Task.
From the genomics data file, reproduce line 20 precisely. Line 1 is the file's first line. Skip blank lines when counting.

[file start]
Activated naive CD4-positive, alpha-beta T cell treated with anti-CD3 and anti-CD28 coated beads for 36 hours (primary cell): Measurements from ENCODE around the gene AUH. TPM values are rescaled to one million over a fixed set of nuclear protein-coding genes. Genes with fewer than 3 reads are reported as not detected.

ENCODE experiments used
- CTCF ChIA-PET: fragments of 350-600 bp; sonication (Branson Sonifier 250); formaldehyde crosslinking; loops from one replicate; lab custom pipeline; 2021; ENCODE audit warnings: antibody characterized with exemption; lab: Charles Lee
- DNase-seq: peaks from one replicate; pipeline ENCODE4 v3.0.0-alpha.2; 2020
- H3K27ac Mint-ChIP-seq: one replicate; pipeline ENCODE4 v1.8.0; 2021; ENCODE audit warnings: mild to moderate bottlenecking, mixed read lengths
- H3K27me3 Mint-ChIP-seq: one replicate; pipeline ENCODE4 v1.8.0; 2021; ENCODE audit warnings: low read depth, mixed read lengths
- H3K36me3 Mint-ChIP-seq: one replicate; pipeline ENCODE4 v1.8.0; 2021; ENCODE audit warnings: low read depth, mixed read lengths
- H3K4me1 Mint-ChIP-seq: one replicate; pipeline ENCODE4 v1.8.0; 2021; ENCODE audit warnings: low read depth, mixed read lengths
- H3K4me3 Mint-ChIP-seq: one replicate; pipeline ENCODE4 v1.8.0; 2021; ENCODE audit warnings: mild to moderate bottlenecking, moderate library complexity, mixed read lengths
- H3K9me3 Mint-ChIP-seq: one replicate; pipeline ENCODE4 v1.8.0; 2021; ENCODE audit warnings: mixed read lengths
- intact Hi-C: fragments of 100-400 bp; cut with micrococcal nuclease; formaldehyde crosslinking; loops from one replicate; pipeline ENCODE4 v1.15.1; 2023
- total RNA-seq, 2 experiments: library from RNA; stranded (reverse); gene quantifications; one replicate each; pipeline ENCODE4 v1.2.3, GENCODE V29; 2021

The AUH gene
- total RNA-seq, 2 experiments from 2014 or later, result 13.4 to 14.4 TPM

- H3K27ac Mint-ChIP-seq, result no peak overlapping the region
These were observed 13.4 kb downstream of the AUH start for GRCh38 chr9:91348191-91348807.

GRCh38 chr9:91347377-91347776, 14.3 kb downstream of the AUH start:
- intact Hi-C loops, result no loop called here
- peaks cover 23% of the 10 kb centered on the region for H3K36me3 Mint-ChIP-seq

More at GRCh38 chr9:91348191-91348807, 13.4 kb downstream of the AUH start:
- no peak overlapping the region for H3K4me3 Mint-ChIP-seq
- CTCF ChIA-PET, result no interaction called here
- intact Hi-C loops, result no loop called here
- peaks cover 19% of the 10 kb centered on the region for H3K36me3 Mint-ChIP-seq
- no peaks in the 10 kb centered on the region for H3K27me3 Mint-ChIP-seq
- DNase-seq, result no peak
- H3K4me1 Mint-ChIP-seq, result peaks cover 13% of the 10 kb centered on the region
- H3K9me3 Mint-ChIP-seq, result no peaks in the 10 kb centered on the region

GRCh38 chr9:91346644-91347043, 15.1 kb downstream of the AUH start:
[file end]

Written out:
More at GRCh38 chr9:91348191-91348807, 13.4 kb downstream of the AUH start: